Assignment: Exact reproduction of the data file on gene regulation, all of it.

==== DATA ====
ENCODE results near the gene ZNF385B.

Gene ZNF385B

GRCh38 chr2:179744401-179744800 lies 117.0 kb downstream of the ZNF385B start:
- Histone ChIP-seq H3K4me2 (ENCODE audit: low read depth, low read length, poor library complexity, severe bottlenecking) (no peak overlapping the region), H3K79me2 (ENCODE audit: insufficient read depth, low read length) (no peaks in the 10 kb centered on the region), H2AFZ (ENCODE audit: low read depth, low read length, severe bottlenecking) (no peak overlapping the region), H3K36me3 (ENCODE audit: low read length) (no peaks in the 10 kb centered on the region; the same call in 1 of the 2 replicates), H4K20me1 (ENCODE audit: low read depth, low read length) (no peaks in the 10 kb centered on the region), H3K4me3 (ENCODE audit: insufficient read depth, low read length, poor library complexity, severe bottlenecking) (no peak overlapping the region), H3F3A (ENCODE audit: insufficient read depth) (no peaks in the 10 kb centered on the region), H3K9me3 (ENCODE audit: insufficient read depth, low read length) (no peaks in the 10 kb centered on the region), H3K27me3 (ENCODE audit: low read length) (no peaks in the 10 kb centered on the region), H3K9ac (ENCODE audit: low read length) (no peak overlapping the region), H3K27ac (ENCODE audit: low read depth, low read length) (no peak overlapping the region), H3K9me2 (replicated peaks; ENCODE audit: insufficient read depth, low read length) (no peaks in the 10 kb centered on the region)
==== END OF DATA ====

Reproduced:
ENCODE results near the gene ZNF385B.

Gene ZNF385B

GRCh38 chr2:179744401-179744800 lies 117.0 kb downstream of the ZNF385B start:
- Histone ChIP-seq H3K4me2 (ENCODE audit: low read depth, low read length, poor library complexity, severe bottlenecking) (no peak overlapping the region), H3K79me2 (ENCODE audit: insufficient read depth, low read length) (no peaks in the 10 kb centered on the region), H2AFZ (ENCODE audit: low read depth, low read length, severe bottlenecking) (no peak overlapping the region), H3K36me3 (ENCODE audit: low read length) (no peaks in the 10 kb centered on the region; the same call in 1 of the 2 replicates), H4K20me1 (ENCODE audit: low read depth, low read length) (no peaks in the 10 kb centered on the region), H3K4me3 (ENCODE audit: insufficient read depth, low read length, poor library complexity, severe bottlenecking) (no peak overlapping the region), H3F3A (ENCODE audit: insufficient read depth) (no peaks in the 10 kb centered on the region), H3K9me3 (ENCODE audit: insufficient read depth, low read length) (no peaks in the 10 kb centered on the region), H3K27me3 (ENCODE audit: low read length) (no peaks in the 10 kb centered on the region), H3K9ac (ENCODE audit: low read length) (no peak overlapping the region), H3K27ac (ENCODE audit: low read depth, low read length) (no peak overlapping the region), H3K9me2 (replicated peaks; ENCODE audit: insufficient read depth, low read length) (no peaks in the 10 kb centered on the region)